1. Rainbow Skyline – 1980’s

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It’s hard to beat the classics. This jersey aged like fine wine, and it represents the most successful era of Nuggets history. That holds merit.

2. Classic Blues – Late 1970’s

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I enjoy the block lettering of these jerseys. It’s unique, pops really well, and represents David Thompson well. He was one of the best players in the NBA for nearly the entire existence of these jerseys, and the Nuggets enjoyed some of their greatest success in the late 70’s.

3. Maroon and Navy – 1990’s

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A strong uniform for the era that saw the Nuggets become the first 8-seed to defeat a 1-seed in the NBA playoffs. The lettering pops well, and the color contrast on both home and away uniforms made for a clean look.

4. New Age Skyline – 2018-19

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A controversial pick but definitely the one I prefer: the rainbow skyline jerseys from this past season were clean, colorful, and iconic. It would be great for Denver to adopt these jerseys into their standard home/away rotation, creating either a royal or navy blue option to match.

5. Navy Alternates – Mid to Late 2000’s

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This look was great because it incorporated Denver’s powder blue as an accent, as it should have always been, rather than the primary color. Navy with gold lettering and the powder blue trim was an excellent combination and iconic for Denver’s run with Carmelo Anthony. When I think of Chauncey Billups and his time in Denver, this is the jersey I picture, and that’s a great period to remember for Nuggets fans.

The short answer is no. Denver’s true success will occur in the continued development of their core pieces and playoff success.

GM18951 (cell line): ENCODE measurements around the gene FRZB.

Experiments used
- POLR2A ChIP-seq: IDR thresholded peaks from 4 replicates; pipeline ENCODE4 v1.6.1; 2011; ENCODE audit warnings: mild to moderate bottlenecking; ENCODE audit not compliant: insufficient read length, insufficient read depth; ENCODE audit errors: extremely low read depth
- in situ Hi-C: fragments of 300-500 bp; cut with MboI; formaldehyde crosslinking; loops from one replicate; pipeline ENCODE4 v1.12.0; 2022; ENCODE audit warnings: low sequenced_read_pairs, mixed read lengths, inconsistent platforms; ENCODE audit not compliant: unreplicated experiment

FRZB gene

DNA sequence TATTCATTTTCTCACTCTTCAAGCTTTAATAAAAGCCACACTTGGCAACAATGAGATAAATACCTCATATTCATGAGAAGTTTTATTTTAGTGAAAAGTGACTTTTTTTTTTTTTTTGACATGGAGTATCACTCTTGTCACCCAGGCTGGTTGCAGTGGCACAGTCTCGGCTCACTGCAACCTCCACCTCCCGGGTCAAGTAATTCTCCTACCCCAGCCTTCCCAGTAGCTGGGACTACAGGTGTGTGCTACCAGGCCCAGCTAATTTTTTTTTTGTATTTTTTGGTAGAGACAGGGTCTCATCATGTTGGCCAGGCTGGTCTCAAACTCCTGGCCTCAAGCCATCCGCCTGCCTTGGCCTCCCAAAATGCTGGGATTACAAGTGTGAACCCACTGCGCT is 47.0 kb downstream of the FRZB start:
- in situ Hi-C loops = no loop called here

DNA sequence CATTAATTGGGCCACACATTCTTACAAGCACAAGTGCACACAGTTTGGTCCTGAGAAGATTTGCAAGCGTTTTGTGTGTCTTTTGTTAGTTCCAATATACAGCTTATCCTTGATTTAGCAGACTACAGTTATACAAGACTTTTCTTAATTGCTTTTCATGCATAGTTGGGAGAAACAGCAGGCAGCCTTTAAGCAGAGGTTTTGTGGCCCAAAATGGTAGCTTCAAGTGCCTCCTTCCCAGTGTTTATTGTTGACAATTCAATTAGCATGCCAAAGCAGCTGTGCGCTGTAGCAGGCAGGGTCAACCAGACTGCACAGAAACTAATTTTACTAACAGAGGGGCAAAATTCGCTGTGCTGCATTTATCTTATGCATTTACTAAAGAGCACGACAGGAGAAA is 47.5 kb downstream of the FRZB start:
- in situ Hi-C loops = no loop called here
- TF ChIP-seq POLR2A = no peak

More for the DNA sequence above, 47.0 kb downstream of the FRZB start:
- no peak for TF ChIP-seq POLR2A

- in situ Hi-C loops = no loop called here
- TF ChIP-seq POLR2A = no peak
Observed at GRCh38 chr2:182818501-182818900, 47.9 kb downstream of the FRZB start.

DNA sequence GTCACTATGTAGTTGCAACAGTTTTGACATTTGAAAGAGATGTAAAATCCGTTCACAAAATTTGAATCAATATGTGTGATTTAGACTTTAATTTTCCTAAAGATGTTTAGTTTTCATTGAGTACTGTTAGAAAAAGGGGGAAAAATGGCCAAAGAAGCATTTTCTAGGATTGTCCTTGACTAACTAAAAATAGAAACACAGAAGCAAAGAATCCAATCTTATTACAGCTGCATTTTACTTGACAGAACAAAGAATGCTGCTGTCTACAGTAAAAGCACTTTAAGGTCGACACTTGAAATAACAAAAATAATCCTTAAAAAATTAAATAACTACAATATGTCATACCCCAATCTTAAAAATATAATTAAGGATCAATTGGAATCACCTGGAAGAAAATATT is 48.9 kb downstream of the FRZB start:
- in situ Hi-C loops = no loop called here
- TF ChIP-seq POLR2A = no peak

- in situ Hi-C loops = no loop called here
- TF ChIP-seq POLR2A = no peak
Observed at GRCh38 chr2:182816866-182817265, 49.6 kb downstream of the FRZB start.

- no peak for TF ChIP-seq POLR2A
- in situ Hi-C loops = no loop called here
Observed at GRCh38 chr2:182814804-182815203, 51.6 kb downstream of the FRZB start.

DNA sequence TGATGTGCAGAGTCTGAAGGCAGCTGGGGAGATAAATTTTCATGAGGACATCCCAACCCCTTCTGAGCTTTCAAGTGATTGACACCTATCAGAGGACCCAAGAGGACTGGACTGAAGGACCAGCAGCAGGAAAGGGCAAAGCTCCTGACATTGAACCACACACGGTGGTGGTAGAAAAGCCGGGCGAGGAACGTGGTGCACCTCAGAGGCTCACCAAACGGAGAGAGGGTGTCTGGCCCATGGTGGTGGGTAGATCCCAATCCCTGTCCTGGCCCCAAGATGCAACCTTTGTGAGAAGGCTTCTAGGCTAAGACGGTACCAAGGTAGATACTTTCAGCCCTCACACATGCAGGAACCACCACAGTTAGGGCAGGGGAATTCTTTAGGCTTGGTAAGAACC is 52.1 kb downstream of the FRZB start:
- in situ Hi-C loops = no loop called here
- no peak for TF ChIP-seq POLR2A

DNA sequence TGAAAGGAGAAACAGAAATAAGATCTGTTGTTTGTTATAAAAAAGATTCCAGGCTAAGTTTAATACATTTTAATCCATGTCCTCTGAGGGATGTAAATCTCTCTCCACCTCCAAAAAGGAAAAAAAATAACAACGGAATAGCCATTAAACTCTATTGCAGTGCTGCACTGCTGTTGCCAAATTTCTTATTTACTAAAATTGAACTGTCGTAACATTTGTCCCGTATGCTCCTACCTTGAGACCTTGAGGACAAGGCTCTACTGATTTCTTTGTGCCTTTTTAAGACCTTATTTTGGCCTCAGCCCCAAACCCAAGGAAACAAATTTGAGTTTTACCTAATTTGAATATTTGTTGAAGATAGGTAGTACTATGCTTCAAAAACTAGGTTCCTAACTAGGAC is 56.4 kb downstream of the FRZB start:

The longer answer is that there are many ways to evaluate success and failure in the NBA. If only one team can win the trophy at the end of the year, are the other 29 teams failures? Of course not. At least not in this writer’s opinion. Success occurs relative to expectation. If Denver won 58 games on the back of an MVP caliber season from Nikola Jokic and lost in the first round, that would be a tough way to go. If they won 54 games but Murray looked like the newest star in the NBA and the Nuggets made the Western Conference Finals, that’s a win in my book. If Michael Porter Jr. appeared to be a star in the making but the Nuggets only won 50 games because Nikola Jokic broke a bone midway through the year (knock on wood) it’s tough to evaluate them one way or the other.

Assuming normal health and a similar output from players and end-of-season outcome, it wouldn’t be a failure. It probably wouldn’t be considered successful, but there are worse places to be.

I have long thought that Bradley Beal of the Washington Wizards makes the most sense. The Nuggets are one of the only teams with assets to acquire him, and it has been undersold just how impactful he would be on Denver’s offense. Sharing ball handling responsibilities would allow Jamal Murray to get back to what makes him efficient while continuing to grow as a scorer and playmaker. In a playoff setting, Beal’s playmaking for himself and others would help Denver in minutes when Nikola Jokic needs to rest.

Only six players in the NBA produced a per game stat line of 25 points, 5 assists, and 5 rebounds every night:

  • Giannis Antetokounmpo – MVP
  • James Harden – MVP runner-up
  • Kevin Durant – Possible best player in NBA
  • Stephen Curry – Ditto
  • LeBron James – Ditto
  • Bradley Beal

Nuggets fans may be cautious about giving up too many assets for Beal, but they must understand how strongly a player of his skill set would perform with Jokic and how much he would elevate Denver’s bench units when the going got tough. Adding talent that fits well helps win championships.

The simplest way to accomplish the deal would be to send Gary Harris, Michael Porter Jr., and one of Will Barton, Malik Beasley, Torrey Craig, or Juancho Hernangomez to Washington for Beal. No team can beat that package without the Boston Celtics including Jayson Tatum, and the Nuggets have the wing depth to make the trade work.

You asked for realistic, and I actually think this is. Denver is coming to a crossroads with their roster with so many talented pieces. There probably needs to be a move in the near future, and Beal just turned down an extension from the Wizards. Very few young players in the NBA come available the way Beal is about to move. Denver could be the team to capitalize, and if the Nuggets view themselves as one Bradley Beal away from a title shot, then they could do it.